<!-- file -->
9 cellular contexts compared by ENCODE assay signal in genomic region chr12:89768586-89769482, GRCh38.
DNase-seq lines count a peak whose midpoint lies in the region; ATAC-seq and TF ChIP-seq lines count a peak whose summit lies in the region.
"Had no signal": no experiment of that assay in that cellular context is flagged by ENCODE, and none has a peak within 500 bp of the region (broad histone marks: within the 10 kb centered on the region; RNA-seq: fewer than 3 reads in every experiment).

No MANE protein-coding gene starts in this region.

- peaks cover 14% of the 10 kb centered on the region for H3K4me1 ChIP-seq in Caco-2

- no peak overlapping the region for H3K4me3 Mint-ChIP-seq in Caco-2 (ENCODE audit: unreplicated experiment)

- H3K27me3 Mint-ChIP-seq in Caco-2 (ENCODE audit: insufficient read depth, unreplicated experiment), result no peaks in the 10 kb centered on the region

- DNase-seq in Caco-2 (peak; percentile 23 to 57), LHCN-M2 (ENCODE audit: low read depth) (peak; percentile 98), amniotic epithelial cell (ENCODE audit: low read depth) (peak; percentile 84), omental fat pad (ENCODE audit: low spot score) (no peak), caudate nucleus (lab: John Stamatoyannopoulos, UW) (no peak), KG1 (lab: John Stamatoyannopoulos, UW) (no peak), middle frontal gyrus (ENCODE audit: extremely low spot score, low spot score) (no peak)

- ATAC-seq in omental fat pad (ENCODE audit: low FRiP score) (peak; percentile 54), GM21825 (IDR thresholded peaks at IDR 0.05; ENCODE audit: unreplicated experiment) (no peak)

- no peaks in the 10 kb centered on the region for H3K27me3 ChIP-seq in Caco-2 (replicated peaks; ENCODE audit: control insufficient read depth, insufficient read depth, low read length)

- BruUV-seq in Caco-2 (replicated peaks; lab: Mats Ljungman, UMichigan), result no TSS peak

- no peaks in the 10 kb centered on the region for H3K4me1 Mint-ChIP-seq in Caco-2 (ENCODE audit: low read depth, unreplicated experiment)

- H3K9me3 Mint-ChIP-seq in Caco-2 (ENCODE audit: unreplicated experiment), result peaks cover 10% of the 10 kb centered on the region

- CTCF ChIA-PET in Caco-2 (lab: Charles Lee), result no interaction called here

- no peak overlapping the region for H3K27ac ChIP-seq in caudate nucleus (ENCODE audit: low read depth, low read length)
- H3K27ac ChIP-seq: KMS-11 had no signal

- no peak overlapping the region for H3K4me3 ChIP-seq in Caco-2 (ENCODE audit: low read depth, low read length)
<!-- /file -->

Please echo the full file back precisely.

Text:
9 cellular contexts compared by ENCODE assay signal in genomic region chr12:89768586-89769482, GRCh38.
DNase-seq lines count a peak whose midpoint lies in the region; ATAC-seq and TF ChIP-seq lines count a peak whose summit lies in the region.
"Had no signal": no experiment of that assay in that cellular context is flagged by ENCODE, and none has a peak within 500 bp of the region (broad histone marks: within the 10 kb centered on the region; RNA-seq: fewer than 3 reads in every experiment).

No MANE protein-coding gene starts in this region.

- peaks cover 14% of the 10 kb centered on the region for H3K4me1 ChIP-seq in Caco-2

- no peak overlapping the region for H3K4me3 Mint-ChIP-seq in Caco-2 (ENCODE audit: unreplicated experiment)

- H3K27me3 Mint-ChIP-seq in Caco-2 (ENCODE audit: insufficient read depth, unreplicated experiment), result no peaks in the 10 kb centered on the region

- DNase-seq in Caco-2 (peak; percentile 23 to 57), LHCN-M2 (ENCODE audit: low read depth) (peak; percentile 98), amniotic epithelial cell (ENCODE audit: low read depth) (peak; percentile 84), omental fat pad (ENCODE audit: low spot score) (no peak), caudate nucleus (lab: John Stamatoyannopoulos, UW) (no peak), KG1 (lab: John Stamatoyannopoulos, UW) (no peak), middle frontal gyrus (ENCODE audit: extremely low spot score, low spot score) (no peak)

- ATAC-seq in omental fat pad (ENCODE audit: low FRiP score) (peak; percentile 54), GM21825 (IDR thresholded peaks at IDR 0.05; ENCODE audit: unreplicated experiment) (no peak)

- no peaks in the 10 kb centered on the region for H3K27me3 ChIP-seq in Caco-2 (replicated peaks; ENCODE audit: control insufficient read depth, insufficient read depth, low read length)

- BruUV-seq in Caco-2 (replicated peaks; lab: Mats Ljungman, UMichigan), result no TSS peak

- no peaks in the 10 kb centered on the region for H3K4me1 Mint-ChIP-seq in Caco-2 (ENCODE audit: low read depth, unreplicated experiment)

- H3K9me3 Mint-ChIP-seq in Caco-2 (ENCODE audit: unreplicated experiment), result peaks cover 10% of the 10 kb centered on the region

- CTCF ChIA-PET in Caco-2 (lab: Charles Lee), result no interaction called here

- no peak overlapping the region for H3K27ac ChIP-seq in caudate nucleus (ENCODE audit: low read depth, low read length)
- H3K27ac ChIP-seq: KMS-11 had no signal

- no peak overlapping the region for H3K4me3 ChIP-seq in Caco-2 (ENCODE audit: low read depth, low read length)